Cambridge University Press is launching Hypothesis social annotation on key Cambridge Core publications to support annotations from authors and editors at the Press and the wider scholarly community.
Spotlight on Annotation for Transparent Inquiry: Finalist for 2018 ALPSP Awards for Innovation in Publishing
ALPSP interviews Nisha Doshi of Cambridge University Press, Heather Staines of Hypothesis, and Sebastian Karcher of the Qualitative Data Repository about increasing transparency in qualitative research.
How Open Commenting on Preprints Can Increase Scientific Transparency: An Interview With the Directors of PsyArxiv, SocArxiv, and Marxiv
An interview with three preprints services directors on using annotation in open science research, peer review, and publication, republished from the Center for Open Science.
Annotation is now live on preprint servers hosted on the Center for Open Science's Open Science Framework.
Cambridge University Press, the Qualitative Data Repository and Hypothesis are honored to announce that their joint project, Annotation for Transparent Inquiry, is a finalist for the 2018 ALPSP Awards for Innovation in Publishing.
Cambridge University Press, the Qualitative Data Repository & Hypothesis join to pioneer making qualitative research more transparent with annotation.
Hypothesis and the COS partner to integrate annotation into Open Science Framework preprint services, enabling researchers to engage, discuss, and share in their regular workflows.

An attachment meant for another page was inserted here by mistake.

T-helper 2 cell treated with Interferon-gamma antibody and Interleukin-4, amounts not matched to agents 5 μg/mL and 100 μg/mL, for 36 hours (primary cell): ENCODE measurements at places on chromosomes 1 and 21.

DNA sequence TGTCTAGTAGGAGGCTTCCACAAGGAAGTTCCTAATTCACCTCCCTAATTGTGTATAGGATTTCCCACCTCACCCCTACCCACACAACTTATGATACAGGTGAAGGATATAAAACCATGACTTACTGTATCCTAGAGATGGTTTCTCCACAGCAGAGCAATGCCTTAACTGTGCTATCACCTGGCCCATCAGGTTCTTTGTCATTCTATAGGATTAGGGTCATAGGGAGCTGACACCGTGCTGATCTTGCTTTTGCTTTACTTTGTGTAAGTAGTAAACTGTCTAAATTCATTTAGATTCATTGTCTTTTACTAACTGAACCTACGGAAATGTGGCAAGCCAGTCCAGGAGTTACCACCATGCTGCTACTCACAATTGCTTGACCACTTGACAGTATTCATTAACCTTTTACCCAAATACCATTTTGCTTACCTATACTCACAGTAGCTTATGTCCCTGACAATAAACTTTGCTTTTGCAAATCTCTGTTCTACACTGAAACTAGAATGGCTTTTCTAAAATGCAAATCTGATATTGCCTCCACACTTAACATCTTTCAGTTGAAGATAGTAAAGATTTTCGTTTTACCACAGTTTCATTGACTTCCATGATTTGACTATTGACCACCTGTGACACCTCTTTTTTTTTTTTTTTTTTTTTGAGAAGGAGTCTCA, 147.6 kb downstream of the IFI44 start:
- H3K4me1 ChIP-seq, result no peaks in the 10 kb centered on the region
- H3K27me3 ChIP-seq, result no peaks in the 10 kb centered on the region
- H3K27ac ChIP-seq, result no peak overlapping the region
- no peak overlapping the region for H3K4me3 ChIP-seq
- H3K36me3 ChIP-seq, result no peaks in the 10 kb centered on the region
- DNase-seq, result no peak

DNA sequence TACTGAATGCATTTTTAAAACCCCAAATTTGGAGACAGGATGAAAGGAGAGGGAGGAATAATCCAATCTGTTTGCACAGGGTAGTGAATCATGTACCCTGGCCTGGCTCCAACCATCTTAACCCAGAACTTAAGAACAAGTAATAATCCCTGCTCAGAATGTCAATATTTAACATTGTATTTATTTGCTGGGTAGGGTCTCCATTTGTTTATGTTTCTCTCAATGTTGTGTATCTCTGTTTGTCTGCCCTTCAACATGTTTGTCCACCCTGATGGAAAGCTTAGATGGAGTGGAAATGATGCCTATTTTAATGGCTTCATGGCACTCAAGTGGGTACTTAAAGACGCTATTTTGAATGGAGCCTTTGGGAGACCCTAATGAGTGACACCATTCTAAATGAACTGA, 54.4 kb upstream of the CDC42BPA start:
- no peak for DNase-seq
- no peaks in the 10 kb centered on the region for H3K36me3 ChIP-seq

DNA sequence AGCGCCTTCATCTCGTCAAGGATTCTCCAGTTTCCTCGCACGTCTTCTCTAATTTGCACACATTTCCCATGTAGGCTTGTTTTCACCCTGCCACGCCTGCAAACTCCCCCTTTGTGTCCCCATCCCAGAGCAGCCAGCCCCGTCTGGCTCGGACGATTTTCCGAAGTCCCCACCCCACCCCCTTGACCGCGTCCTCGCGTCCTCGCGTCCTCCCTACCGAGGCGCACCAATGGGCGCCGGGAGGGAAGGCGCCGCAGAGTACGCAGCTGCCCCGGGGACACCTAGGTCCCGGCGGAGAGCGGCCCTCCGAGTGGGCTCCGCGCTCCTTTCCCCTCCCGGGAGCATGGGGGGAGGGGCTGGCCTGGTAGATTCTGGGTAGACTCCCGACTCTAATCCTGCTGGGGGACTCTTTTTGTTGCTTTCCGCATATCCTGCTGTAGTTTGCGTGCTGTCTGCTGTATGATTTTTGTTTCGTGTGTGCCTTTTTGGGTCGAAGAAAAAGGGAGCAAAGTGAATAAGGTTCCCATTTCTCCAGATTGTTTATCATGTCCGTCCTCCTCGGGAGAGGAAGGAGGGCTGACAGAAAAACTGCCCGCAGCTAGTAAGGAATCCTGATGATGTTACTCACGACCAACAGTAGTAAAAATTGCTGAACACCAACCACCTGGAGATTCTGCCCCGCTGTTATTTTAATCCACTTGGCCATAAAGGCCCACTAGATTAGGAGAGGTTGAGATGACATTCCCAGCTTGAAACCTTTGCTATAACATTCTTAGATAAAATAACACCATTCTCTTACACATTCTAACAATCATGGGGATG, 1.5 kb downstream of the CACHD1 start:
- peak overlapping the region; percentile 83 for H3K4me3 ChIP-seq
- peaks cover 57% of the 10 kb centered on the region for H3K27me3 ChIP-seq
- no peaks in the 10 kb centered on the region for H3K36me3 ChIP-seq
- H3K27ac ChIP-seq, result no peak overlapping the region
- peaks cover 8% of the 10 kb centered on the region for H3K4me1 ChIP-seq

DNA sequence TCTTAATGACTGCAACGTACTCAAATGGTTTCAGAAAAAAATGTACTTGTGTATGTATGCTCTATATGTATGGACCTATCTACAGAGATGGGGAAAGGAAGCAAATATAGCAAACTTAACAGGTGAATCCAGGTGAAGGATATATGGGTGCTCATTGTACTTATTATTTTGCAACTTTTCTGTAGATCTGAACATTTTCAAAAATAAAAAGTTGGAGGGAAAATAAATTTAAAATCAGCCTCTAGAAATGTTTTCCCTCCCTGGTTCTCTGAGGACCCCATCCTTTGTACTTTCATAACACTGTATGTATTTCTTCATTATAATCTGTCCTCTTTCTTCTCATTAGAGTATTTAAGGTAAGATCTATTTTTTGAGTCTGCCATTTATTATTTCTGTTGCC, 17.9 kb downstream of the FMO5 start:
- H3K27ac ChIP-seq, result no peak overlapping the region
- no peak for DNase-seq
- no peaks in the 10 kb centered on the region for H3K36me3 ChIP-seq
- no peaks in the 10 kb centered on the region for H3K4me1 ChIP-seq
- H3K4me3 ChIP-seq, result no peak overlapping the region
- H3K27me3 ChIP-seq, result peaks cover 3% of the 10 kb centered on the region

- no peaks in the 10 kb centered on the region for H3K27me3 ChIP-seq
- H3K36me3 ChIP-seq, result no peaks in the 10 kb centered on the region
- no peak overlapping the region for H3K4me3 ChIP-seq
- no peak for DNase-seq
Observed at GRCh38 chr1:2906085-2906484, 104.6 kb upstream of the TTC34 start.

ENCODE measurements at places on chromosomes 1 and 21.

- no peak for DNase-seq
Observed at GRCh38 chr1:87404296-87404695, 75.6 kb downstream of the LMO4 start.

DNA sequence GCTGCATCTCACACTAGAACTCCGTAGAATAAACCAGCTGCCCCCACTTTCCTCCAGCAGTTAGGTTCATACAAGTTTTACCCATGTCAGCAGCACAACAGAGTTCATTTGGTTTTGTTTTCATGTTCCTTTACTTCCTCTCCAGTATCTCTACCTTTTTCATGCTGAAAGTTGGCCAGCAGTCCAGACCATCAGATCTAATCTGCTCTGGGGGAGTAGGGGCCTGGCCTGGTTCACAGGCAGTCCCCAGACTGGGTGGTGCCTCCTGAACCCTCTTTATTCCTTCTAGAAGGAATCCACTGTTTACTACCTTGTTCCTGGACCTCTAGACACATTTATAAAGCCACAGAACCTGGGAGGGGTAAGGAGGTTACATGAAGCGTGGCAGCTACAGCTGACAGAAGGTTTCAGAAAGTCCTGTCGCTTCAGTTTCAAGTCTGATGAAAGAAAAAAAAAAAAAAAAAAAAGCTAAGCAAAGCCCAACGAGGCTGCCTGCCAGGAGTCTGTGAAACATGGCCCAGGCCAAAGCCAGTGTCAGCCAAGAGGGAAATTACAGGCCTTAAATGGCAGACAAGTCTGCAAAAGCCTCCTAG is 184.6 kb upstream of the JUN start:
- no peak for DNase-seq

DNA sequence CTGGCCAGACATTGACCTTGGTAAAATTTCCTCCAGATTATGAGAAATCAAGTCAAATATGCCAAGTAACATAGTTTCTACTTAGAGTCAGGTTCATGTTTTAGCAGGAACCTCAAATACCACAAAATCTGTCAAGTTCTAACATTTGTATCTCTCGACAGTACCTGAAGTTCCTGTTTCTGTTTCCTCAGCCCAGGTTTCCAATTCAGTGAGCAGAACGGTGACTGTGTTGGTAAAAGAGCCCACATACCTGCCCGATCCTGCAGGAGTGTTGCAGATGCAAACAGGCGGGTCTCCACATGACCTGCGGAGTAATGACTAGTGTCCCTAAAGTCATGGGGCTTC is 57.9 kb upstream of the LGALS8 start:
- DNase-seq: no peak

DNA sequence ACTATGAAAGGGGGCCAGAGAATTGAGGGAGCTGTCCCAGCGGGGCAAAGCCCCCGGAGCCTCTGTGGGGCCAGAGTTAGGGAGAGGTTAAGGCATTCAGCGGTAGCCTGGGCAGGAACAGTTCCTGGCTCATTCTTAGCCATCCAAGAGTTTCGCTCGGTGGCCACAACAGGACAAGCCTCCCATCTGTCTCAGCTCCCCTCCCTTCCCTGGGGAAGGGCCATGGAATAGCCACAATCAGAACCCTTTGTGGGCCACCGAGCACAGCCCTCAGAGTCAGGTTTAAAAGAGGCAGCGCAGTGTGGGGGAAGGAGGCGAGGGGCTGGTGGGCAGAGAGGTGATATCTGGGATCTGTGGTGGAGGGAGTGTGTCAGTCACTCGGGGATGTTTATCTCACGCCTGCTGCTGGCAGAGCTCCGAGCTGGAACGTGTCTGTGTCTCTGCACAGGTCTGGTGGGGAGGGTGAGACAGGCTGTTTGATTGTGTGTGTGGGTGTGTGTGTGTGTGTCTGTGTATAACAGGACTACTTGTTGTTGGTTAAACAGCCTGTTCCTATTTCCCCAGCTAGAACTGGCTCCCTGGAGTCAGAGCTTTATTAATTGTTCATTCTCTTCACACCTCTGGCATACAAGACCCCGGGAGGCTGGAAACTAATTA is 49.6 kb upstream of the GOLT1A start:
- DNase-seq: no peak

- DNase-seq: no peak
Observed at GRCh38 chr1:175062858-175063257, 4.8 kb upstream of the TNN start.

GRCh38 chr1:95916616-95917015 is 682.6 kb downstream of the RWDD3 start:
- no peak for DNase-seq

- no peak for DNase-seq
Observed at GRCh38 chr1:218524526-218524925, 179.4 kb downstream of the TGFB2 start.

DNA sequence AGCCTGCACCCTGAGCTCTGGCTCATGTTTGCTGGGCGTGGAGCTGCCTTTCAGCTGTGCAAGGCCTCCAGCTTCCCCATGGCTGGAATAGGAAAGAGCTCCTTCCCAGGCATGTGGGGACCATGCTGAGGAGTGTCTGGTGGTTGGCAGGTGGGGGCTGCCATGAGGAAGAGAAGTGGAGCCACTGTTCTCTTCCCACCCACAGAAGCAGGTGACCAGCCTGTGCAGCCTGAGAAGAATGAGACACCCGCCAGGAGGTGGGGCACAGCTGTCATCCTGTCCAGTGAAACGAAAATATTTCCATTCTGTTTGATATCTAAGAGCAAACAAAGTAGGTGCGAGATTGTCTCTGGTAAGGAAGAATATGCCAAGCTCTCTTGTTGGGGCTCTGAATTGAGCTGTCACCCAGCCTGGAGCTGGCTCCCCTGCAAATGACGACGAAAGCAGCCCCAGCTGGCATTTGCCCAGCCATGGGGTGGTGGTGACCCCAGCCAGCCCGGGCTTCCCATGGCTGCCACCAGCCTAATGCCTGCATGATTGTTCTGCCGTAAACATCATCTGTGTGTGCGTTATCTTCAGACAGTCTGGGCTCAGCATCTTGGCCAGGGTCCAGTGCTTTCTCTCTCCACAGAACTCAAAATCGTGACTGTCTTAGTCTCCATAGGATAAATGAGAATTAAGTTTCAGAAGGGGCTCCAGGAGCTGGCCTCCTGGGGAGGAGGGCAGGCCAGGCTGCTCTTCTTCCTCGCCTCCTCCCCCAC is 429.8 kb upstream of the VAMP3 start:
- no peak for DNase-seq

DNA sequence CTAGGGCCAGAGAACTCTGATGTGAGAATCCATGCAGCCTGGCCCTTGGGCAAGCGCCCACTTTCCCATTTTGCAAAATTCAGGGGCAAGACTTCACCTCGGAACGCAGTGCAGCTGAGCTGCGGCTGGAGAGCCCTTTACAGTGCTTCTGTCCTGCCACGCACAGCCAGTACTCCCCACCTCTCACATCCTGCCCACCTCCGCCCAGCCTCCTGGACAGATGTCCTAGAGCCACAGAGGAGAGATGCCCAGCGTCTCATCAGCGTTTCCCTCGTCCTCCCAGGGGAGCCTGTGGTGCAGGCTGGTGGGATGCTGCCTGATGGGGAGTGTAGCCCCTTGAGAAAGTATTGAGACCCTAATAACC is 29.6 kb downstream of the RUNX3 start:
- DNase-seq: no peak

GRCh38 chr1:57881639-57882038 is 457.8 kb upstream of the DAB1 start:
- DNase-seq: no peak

AGU and eJournalPress integrate open annotation into all AGU journals to to facilitate dialog among reviewers, editors and authors during peer review.
Editors, reviewers and scholars are recognizing the potential for open annotation to streamline and improve traditional forms of peer review and create a framework for new review practices.
Qualitative Data Repository Teams with Hypothesis to Develop Annotation for Transparent Inquiry (ATI)
Originally published 12 May 2017 on the QDR blog by Sebastian Karcher. Scholars are increasingly being called on – by journal editors, funders, and each other – to “show their work.” Social science is only fully understandable and evaluable if researchers share the data and analysis that underpin their conclusions. Making qualitative social science transparent [...]